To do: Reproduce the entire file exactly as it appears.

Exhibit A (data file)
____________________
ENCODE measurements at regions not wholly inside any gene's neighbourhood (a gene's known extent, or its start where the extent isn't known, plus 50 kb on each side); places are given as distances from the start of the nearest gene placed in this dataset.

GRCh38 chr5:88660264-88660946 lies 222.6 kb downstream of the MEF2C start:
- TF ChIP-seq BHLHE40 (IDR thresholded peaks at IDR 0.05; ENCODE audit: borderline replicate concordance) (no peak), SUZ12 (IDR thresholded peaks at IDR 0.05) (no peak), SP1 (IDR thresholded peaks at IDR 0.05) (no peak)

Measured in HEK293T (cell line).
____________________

ENCODE measurements at regions not wholly inside any gene's neighbourhood (a gene's known extent, or its start where the extent isn't known, plus 50 kb on each side); places are given as distances from the start of the nearest gene placed in this dataset.

GRCh38 chr5:88660264-88660946 lies 222.6 kb downstream of the MEF2C start:
- TF ChIP-seq BHLHE40 (IDR thresholded peaks at IDR 0.05; ENCODE audit: borderline replicate concordance) (no peak), SUZ12 (IDR thresholded peaks at IDR 0.05) (no peak), SP1 (IDR thresholded peaks at IDR 0.05) (no peak)

Measured in HEK293T (cell line).